Chapter 3. Competition between the European Labour Union and
the American Labour Union 141
1. The Dynamic Model 141
2. A Numerical Example 148

Chapter 4. Cooperation between the European Labour Union and
the American Labour Union 151
1. The Model 151
2. Some Numerical Examples 153

Chapter 5. Inflation in Europe and America 157
1. Monetary Competition between Europe and America 157
1.1. The Dynamic Model... 157
1.2. A Numerical Example 158
2. Monetary Cooperation between Europe and America 161



Part Four. The World of Three Monetary Regions 163

Chapter 1. Monetary Competition between Europe, America and Asia ....165
1. The Dynamic Model 165
2. Some Numerical Examples 169
XIV

Chapter 2. Monetary Cooperation between Europe, America and Asia .... 173
1. The Model 173
2. Some Numerical Examples 174

Chapter 3. Fiscal Competition: Perfect Capital Mobility 177
1. The Dynamic Model 177
2. A Numerical Example 181

Chapter 4. Fiscal Competition: Imperfect Capital Mobility 183
1. The Dynamic Model 183
2. Some Numerical Examples 186
2.1. Low Capital Mobility 186
2.2. High Capital Mobility 189

Chapter 5. Fiscal Competition: Gradualist Policies 191

Chapter 6. Fiscal Cooperation: Perfect Capital Mobility 195

Chapter 7. Fiscal Cooperation: Imperfect Capital Mobility 197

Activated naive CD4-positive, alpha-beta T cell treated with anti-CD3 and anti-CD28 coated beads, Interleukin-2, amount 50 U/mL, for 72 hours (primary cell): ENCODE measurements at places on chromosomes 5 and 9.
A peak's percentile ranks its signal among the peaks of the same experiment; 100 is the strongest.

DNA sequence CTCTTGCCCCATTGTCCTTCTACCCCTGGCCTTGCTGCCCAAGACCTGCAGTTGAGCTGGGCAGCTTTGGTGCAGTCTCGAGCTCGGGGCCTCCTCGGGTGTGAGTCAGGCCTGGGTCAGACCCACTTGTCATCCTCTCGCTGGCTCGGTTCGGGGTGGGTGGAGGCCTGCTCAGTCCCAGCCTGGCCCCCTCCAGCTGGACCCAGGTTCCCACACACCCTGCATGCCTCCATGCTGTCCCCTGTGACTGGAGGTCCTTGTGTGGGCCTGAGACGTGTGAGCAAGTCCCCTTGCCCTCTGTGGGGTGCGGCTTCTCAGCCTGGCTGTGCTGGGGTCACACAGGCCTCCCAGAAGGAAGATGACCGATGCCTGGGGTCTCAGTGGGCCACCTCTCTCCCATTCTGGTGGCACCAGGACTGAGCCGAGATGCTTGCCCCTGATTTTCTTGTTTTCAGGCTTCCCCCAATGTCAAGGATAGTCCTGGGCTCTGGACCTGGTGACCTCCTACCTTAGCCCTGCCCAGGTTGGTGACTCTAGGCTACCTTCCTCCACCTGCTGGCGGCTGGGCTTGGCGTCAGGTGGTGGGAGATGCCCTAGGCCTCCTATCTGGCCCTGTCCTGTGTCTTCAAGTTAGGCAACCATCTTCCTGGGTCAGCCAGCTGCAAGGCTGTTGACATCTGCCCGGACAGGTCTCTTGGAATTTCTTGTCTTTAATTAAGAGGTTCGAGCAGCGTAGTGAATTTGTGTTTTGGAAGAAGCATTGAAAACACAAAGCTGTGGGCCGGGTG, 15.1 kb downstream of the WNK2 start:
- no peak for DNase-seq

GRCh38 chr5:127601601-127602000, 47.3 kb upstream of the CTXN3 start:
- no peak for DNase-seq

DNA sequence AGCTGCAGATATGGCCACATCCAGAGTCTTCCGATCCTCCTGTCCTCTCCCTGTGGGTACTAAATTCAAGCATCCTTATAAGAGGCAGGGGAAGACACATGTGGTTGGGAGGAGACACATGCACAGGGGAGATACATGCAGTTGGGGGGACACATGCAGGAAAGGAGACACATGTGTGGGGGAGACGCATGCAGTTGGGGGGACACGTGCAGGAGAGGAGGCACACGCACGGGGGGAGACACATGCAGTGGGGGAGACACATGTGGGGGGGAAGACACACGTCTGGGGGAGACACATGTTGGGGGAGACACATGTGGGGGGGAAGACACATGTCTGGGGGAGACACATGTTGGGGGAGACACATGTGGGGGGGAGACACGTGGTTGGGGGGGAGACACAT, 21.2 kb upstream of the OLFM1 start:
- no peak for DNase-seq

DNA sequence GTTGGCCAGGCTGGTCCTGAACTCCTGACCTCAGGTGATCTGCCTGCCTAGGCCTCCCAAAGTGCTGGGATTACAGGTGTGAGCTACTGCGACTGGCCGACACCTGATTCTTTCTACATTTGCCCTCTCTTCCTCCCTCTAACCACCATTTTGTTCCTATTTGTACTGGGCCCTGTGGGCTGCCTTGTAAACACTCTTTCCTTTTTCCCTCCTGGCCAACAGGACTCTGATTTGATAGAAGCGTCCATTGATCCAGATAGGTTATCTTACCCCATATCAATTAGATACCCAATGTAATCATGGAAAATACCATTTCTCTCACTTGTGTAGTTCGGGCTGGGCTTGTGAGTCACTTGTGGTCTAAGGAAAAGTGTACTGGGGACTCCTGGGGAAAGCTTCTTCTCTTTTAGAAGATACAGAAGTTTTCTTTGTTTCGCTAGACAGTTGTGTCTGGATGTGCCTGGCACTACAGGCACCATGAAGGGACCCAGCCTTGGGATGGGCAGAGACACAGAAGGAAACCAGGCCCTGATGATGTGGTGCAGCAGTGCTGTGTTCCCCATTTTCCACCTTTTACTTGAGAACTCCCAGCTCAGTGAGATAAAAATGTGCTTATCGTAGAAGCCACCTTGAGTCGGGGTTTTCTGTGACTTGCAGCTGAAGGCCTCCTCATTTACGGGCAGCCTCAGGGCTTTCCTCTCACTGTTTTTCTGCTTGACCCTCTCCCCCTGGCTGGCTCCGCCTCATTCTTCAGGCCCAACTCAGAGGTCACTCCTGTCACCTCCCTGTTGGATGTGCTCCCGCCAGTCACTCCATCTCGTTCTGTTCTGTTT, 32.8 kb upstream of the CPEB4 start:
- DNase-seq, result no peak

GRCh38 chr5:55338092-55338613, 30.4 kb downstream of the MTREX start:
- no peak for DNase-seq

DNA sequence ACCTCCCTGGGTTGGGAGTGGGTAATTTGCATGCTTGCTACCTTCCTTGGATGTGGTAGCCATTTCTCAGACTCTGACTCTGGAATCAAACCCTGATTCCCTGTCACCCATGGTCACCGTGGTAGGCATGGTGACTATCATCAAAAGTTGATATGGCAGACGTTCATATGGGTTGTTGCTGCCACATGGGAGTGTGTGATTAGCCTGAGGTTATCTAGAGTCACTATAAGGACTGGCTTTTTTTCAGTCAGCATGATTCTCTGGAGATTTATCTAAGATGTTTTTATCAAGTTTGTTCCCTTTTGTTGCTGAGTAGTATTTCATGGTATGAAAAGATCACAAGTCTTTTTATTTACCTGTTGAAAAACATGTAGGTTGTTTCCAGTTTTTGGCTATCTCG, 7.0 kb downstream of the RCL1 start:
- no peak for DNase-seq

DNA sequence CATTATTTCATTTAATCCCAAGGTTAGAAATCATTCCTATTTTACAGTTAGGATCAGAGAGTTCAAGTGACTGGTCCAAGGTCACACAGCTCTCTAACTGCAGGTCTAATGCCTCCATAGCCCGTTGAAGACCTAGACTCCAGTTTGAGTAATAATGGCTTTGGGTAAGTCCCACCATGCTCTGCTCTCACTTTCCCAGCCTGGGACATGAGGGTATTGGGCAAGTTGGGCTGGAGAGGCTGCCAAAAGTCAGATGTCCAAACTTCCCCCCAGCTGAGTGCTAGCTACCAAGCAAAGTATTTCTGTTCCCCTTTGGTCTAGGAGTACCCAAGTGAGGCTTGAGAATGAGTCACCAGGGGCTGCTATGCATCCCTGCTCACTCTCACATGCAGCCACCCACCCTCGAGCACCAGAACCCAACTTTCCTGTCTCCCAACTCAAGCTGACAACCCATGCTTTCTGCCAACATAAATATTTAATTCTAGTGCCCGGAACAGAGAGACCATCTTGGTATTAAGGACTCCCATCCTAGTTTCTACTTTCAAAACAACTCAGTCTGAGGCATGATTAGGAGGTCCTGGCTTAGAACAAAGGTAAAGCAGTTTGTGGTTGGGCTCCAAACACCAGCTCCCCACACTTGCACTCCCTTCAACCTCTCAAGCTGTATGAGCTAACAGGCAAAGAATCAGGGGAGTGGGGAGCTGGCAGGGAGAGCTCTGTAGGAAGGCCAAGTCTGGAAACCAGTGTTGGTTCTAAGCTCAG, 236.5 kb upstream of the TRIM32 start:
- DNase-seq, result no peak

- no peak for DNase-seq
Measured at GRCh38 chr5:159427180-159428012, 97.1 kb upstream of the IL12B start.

1. The Model 197
2. Some Numerical Examples 198



Part Five. The World of N Monetary Regions 203

Chapter 1. The World of Four Monetary Regions 205
1. Monetary Competition between Four Regions 205
2. Fiscal Competition between Four Regions: Perfect Capital Mobility 207
3. Fiscal Competition between Four Regions: Imperfect Capital Mobility 210

Chapter 2. The World of Ten Monetary Regions 212

Chapter 3. Synopsis 215
XV


Part Six. Rational Policy Expectations 219

Chapter 1. Rational Policy Expectations in Europe and America 221
1. Monetary Competition between Europe and America 221
2. Fiscal Competition: Perfect Capital Mobility 225
3. Fiscal Competition: Imperfect Capital Mobility 228
4. Monetary and Fiscal Competition 232

Chapter 2. Adaptive Policy Expectations in Europe and America 235

Chapter 3. Adaptive Policy Expectations in Europe,
Rational Policy Expectations in America 239
1. Monetary Competition between Europe and America 239
2. Fiscal Competition between Europe and America 245



Synopsis 253


Conclusion 257
1. Basic Models 257
1.1. Monetary Competition between Europe and America 257
1.2. Monetary Cooperation between Europe and America 262
1.3. Fiscal Competition between Europe and America 264
1.4 Fiscal Cooperation between Europe and America 267
1.5 The Anticipation of Policy Spillovers 269
2. Imperfect Capital Mobility 271
2.1. Fiscal Competition between Europe and America 271
2.2. Fiscal Cooperation between Europe and America 274
2.3. Monetary Competition between Europe and America 276
2.4. Monetary and Fiscal Cooperation 277
3. Gradualist Policies 278
4. The World of Three Monetary Regions 279
5. Rational Policy Expectations 281
XVI

Result 285
1. Monetary Competition between Europe and America 285
2. Monetary Cooperation between Europe and America 286